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Californians Demanding Labels for Food Products Made with Fracking Wastewater

A new bill introduced to the California assembly would mandate labels for produce irrigated with fracking wastewater

Fracking wastewater, the byproduct of the controversial method of deep drilling, is mucky, oily, and being used to irrigate farms in California.

Californians are pushing a bill that has just been introduced to the state assembly that would require produce irrigated with recycled fracking water to be labeled. The warning labels would read something like "produced using recycled or treated oil-field wastewater,” according to the bill.

"Consumers have a basic right to make informed decisions when it comes to the type of food that ends up on the family dinner table," assemblyman Mike Gatto (D), who introduced the bill, said in a press release. "Labeling food that has been irrigated with potentially harmful or carcinogenic chemicals, such as those in recycled fracking water, is the right thing to do."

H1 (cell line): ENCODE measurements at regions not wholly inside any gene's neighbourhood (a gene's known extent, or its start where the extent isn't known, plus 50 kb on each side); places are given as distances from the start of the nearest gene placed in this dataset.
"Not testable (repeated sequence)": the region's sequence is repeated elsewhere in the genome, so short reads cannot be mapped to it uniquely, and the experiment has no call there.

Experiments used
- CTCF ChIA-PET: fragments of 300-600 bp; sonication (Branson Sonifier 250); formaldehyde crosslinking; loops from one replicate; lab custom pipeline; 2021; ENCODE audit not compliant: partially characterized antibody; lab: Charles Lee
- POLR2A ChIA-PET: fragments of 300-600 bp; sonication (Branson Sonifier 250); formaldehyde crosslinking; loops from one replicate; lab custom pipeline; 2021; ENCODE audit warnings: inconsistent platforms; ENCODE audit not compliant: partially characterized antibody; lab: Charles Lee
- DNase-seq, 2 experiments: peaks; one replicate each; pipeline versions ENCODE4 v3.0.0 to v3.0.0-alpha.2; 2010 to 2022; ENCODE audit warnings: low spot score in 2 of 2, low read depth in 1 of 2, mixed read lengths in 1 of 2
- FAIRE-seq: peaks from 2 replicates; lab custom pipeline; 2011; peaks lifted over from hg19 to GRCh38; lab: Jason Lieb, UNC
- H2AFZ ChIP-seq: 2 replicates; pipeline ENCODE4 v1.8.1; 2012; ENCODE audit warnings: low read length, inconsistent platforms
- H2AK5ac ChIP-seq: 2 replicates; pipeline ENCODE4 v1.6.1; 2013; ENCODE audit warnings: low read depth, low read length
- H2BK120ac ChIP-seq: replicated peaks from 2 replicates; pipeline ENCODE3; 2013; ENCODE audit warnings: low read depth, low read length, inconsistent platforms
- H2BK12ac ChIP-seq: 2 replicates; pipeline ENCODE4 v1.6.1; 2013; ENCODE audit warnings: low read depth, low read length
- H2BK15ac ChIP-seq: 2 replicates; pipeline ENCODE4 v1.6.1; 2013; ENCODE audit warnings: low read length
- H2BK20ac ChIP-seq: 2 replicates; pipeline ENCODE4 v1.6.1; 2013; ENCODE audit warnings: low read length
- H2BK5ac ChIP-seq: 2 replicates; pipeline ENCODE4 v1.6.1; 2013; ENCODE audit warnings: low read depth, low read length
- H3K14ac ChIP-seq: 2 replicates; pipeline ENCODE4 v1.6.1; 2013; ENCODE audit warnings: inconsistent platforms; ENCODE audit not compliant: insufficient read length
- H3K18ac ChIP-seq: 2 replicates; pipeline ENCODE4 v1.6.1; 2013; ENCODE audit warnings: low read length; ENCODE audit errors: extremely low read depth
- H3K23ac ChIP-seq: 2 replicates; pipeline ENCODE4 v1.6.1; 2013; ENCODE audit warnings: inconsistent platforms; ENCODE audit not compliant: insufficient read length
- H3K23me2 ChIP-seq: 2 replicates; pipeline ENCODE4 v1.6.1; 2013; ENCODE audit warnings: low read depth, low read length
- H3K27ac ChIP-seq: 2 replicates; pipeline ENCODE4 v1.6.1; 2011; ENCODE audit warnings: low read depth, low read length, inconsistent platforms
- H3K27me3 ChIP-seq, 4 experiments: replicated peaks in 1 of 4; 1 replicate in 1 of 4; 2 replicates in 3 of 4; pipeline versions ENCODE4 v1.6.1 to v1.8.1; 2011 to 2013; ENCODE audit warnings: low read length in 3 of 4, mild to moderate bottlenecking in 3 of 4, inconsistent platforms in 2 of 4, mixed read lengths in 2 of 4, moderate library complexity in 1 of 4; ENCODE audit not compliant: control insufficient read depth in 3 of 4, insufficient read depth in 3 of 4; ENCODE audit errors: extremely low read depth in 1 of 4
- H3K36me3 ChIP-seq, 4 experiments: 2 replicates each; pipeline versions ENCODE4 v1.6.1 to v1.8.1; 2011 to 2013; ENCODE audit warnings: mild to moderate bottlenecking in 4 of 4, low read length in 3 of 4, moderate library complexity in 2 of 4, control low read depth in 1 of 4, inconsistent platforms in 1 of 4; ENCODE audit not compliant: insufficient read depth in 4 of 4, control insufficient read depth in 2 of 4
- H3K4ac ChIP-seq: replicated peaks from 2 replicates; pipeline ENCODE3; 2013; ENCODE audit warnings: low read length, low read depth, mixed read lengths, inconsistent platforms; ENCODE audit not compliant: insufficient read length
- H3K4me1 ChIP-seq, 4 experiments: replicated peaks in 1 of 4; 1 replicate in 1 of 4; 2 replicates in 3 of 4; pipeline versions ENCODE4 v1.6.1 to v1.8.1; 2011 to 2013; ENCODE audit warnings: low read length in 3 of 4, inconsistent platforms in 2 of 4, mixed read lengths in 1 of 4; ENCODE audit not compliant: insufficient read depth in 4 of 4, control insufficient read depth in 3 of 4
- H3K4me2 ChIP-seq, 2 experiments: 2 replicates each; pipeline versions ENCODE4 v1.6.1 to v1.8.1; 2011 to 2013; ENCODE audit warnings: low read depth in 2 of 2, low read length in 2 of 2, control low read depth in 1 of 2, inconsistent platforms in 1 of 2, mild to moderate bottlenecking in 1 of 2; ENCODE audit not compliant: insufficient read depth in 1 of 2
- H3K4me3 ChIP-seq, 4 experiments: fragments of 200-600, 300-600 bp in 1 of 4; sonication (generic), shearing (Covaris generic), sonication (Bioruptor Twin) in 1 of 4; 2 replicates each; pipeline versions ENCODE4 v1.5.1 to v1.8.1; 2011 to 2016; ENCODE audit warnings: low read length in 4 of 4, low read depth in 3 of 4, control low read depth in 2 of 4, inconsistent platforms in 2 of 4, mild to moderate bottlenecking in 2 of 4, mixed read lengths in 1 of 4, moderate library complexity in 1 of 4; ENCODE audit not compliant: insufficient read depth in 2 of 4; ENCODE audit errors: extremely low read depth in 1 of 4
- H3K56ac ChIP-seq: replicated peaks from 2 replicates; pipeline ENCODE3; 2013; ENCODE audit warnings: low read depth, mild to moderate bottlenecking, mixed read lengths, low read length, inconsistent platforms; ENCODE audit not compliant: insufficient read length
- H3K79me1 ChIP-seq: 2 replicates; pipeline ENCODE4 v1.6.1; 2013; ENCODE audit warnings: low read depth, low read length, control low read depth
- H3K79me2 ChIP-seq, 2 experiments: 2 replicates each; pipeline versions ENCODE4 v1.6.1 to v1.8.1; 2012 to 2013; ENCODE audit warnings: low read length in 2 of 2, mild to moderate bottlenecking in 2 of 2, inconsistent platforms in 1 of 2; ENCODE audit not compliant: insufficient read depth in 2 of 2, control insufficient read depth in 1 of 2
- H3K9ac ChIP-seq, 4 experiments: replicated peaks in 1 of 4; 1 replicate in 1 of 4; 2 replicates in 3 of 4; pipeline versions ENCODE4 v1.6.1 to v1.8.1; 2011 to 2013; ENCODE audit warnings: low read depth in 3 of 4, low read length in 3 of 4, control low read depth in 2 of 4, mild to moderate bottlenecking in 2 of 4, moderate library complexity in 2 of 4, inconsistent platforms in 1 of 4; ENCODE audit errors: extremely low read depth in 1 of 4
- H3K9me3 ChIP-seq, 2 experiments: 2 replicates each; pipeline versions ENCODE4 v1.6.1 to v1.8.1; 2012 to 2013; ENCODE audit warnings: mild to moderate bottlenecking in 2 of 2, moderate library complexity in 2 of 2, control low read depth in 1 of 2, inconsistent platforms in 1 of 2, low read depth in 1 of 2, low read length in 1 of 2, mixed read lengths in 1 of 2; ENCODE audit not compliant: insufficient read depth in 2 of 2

Studies have found that even after wastewater is recycled, dangerous chemicals like radon and radium remain. According to a 2014 study published in Environmental Health Perspectives, radioactive residue is not uncommon in fracking wastewater.

"No one expects their lettuce to contain heavy chemicals from fracking wastewater," Gatto said. 

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